As is the case in other states, Orange County, California, couples are allowed under California law to enter in to prenuptial agreements. Not only can these types of agreements head off divorce problems down the road, they can also help even happily married couples who may have children from a prior relationship or who just want additional clarity about what happens when either they or their spouse dies.
Orange County, California, couples are frequently more than just household partners; they often own and manage a family business together as well. While sometimes these businesses operate more as a side job which generates a little extra income, in many cases, the family business is the source of the couple's livelihood and, in addition, is the couple's most valuable marital asset.
Prenuptial agreements are known for their negative connotations. Feelings of mistrust and anxiety may arise when this topic is addressed by engaged couples. For many, creating a prenuptial agreement implicitly suggests a marriage may end in the future. Speaking of this before a marriage has even begun is uncomfortable and difficult.
For someone who is entering into a divorce for the first time, things may become overwhelming and seemingly unbearable at times. Emotions are running high and it is often difficult to think straight. There are many myths and assumptions out there regarding a divorce. It is important to understand what to expect in order to make certain your decisions are sound and in your best interests.
A complex divorce in California poses many challenges on dividing the house, car, household furnishings and bank accounts. Spouses should not, however, neglect retirement plans, such as a 401(k).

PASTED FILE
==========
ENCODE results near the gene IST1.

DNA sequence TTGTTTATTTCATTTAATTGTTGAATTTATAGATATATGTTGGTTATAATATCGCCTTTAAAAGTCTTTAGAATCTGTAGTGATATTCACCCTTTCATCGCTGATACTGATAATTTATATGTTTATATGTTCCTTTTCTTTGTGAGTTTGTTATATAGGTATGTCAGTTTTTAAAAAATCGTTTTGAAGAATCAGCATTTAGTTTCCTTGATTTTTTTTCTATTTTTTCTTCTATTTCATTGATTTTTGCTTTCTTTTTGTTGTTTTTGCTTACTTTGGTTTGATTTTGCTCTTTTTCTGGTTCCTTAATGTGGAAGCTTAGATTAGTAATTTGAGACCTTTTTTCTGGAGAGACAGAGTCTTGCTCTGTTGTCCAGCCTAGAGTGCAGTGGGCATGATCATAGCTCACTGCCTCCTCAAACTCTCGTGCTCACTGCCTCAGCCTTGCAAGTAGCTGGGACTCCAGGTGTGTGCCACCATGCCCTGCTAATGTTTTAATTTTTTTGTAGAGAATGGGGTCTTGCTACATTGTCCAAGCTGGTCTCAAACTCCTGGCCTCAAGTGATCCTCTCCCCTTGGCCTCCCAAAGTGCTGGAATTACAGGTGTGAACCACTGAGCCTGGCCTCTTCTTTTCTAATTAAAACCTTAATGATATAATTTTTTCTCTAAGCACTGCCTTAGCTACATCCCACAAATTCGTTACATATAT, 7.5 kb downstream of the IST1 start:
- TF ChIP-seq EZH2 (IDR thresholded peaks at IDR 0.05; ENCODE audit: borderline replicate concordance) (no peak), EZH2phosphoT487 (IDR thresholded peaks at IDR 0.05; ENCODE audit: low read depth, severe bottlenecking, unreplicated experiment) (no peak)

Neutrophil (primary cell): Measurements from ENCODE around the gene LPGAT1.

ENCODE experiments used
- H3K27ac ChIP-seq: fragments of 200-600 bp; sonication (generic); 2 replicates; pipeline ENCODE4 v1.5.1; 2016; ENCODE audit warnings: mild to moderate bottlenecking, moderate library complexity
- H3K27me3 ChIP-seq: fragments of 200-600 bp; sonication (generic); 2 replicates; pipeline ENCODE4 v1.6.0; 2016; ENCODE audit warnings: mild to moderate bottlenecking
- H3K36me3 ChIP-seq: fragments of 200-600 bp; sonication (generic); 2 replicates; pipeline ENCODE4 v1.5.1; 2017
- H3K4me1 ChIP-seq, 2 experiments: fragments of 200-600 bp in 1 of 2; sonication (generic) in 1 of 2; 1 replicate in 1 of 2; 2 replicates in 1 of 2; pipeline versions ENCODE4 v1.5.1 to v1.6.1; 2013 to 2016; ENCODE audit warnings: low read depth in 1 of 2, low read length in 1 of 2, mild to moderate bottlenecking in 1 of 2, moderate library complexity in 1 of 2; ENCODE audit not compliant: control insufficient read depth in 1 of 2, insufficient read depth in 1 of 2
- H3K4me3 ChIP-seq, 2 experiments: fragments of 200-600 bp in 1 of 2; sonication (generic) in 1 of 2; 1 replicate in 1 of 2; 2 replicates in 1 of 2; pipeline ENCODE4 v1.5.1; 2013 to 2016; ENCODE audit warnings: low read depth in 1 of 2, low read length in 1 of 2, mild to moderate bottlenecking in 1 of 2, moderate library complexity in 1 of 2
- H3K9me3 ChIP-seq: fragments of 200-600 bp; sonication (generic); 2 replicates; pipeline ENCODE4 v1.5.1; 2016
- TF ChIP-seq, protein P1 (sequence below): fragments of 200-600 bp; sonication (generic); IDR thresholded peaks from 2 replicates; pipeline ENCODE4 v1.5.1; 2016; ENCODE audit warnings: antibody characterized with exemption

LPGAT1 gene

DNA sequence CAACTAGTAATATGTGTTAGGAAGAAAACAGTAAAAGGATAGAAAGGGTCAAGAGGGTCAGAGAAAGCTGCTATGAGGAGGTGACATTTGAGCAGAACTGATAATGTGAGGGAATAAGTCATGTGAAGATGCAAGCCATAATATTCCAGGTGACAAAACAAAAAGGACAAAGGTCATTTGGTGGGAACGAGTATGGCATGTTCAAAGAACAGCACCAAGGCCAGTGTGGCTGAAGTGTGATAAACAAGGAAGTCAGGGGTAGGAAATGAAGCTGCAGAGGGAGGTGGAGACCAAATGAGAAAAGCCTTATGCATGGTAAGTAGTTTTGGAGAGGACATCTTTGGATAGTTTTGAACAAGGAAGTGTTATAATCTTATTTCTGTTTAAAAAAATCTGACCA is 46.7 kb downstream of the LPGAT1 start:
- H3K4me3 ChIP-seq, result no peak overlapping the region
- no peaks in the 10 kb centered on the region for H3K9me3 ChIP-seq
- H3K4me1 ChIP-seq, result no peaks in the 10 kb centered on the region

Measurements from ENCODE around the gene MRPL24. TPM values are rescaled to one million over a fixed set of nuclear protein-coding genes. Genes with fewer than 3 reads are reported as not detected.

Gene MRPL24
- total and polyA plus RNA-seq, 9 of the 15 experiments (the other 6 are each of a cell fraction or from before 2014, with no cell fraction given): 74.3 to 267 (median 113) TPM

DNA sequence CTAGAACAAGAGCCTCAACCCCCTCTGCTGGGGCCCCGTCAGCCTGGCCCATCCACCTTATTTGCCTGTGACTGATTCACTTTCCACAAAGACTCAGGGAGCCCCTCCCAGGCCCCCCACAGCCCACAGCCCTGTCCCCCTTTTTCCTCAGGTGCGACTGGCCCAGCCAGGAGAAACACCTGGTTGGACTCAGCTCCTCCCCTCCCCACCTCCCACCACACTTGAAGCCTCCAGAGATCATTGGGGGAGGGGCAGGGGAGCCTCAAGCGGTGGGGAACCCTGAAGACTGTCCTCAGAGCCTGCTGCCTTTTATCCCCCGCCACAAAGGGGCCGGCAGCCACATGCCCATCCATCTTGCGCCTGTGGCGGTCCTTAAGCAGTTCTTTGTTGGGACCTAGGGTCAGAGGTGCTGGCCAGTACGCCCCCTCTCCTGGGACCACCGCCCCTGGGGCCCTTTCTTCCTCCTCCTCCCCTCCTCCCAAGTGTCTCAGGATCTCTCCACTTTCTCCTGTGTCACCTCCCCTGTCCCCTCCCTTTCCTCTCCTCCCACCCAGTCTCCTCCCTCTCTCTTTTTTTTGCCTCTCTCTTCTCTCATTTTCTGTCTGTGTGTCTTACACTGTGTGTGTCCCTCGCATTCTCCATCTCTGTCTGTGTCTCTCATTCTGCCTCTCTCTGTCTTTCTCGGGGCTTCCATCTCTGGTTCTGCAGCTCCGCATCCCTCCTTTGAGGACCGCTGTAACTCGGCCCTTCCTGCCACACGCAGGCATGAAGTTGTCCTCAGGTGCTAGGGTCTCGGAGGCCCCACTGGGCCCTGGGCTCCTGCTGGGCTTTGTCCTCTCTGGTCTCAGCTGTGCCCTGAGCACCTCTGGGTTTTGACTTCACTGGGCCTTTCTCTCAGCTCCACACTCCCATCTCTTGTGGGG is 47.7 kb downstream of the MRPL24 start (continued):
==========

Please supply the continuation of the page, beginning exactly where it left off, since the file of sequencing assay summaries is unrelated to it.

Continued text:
Health savings accounts (HSA) have existed for only 13 years. These are now becoming a new and large asset, sometimes, over $100,000 that must be divided in a California divorce.
A Californian spouse's divorce problems do not end with the entry of a decree. Child support and alimony have federal tax consequences, and spouses should plan for this while negotiating a settlement or pursuing litigation.
Spouses in Orange County who are considering divorce should know that it can have severe financial consequences. This can be especially true for women. According to studies, a wife's standard of living may decline by 27 percent after separation. Factors, such as insufficient child support, may lead to this decline. Accordingly, it is important to plan for these financial consequences and potential divorce problems.
Dealing with a new financial situation is one of the most common divorce problems. This is particularly difficult for spouses who have not made financial decision on their own before the end of a marriage. These issues can be as mundane as finding a new bank or as complex as dividing stock.
Californians may have heard of the oft-cited statistic that half of all marriages these days will end in divorce. However, there has been much discussion as to whether this statement is accurate. For example, according to the American Psychological Association, the divorce rate in our nation is somewhere between 40 percent and 50 percent. That being said, these numbers are up for debate, and, in fact may differ among various demographics.